SCA - Class 3
Hello, and welcome back to class three of the Jasper County Sheriff’s Citizens’ Academy. Learning about what the law does is not only interesting, but it also helps make better citizens. Join me now for another informative and fun SCA.
Sgt. Davis welcomed us all back and then introduced us to Sgt. Seth Chenault who was our instructor for the first half of the evening as we learned about the functions of the patrol division of the Sheriff’s department.
There are 28 patrolmen in the division and they are divided into four different shifts. Each shift has a sergeant and a corporal along with three deputies. There is a longer work week and a shorter one, so the men rotate. I found it interesting that there is a thirty minute overlap between the nightshift and the day shift.
“Before the county was divided into sections,” Sgt. Chenault told us, “those out on patrol would hang around the places where the most crimes took place, then, if a call came from another part of the county they’d all race over to see who could respond first. It would sometimes take thirty minutes to respond to a call. But now that the county is sectioned, each patrolman has his own area and our response time for calls is cut way down.”
“Usually when you hear about working in law enforcement, all you hear about is the exciting, fun stuff we do. Well, it’s not all fun and excitement. There is a lot of paperwork to do too.” After nearly every call the patrolman has to fill out a report on it. Those can take anywhere from 30 minutes to one and a half hours. And if they don’t write it down on the report, it didn’t happen. So they have to make sure they are very careful about remembering things. That’s also why they pull out their little notebooks and write information down. Since all the patrol cars have audio and videos, the patrolmen can use them for reference, and also every conversation they had with dispatch is recorded so they can recheck that.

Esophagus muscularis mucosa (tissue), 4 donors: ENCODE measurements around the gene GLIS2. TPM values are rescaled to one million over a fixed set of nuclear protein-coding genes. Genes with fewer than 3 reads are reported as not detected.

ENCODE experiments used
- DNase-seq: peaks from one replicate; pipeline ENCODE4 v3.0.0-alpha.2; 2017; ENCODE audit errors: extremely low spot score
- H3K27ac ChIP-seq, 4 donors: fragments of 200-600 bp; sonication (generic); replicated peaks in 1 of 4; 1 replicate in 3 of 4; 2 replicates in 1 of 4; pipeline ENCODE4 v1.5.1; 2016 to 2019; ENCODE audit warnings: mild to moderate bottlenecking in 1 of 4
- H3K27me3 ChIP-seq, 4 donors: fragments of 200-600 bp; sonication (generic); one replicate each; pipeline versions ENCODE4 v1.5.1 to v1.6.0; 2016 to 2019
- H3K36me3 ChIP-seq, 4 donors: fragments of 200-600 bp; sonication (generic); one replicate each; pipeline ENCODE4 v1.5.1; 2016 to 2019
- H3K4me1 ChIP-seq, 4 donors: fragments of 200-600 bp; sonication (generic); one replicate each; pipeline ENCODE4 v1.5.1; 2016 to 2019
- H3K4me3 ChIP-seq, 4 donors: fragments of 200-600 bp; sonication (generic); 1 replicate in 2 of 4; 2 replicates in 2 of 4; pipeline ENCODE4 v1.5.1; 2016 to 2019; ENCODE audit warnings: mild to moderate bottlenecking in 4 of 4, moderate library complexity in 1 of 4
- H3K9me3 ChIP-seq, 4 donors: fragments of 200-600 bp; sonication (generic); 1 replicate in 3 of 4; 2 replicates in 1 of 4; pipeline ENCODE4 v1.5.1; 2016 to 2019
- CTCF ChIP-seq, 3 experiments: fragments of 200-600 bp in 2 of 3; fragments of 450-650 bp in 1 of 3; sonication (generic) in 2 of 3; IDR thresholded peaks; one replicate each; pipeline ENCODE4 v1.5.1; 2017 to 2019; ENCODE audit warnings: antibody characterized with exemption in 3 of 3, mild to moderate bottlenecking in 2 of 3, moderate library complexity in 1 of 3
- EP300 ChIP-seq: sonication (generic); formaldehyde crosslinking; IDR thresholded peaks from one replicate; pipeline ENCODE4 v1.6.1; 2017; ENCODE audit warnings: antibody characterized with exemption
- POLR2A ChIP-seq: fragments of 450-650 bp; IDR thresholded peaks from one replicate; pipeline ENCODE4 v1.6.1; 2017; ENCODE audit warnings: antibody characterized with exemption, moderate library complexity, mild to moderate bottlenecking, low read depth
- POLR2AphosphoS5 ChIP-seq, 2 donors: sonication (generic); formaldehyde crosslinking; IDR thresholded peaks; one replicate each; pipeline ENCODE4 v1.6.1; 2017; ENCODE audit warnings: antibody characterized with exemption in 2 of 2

One difference between the policemen and the deputy sheriffs is that each of the deputies on patrol has to act as a detective himself while the policemen call in detectives to work a crime scene. Since the sheriff’s department only has 12 detectives and there are an average of 45 burglaries a month, the detectives don’t have time to investigate each crime scene themselves.
After some more talk about the duties of the patrol officer, we were taken outside and Sgt. Chenault showed us his patrol car. It was quite interesting. He showed us his computer and even logged in so we could see what some of the other patrolmen were doing. One was on a burglary and another was on his way to assist with it. Sgt. Chenault said he has his computer set to tell him everything so he doesn’t have to read it while driving. It will tell him where the house is and how to get there, along with any information he should know such as house color, if there have been crimes there before, how many people live there and so on.
The video cameras the car has will turn on any time the lights and sirens get turned on, if the car is driven above a certain speed, or if there is a collision. And the patrolman has no ability to chang anything. Once they pull back into headquarters the video gets downloaded immediately by some device. That way if there is some dispute, there is no way the deputy could have tampered with the evidence. “It really helps keep us honest,” the Sgt. told us.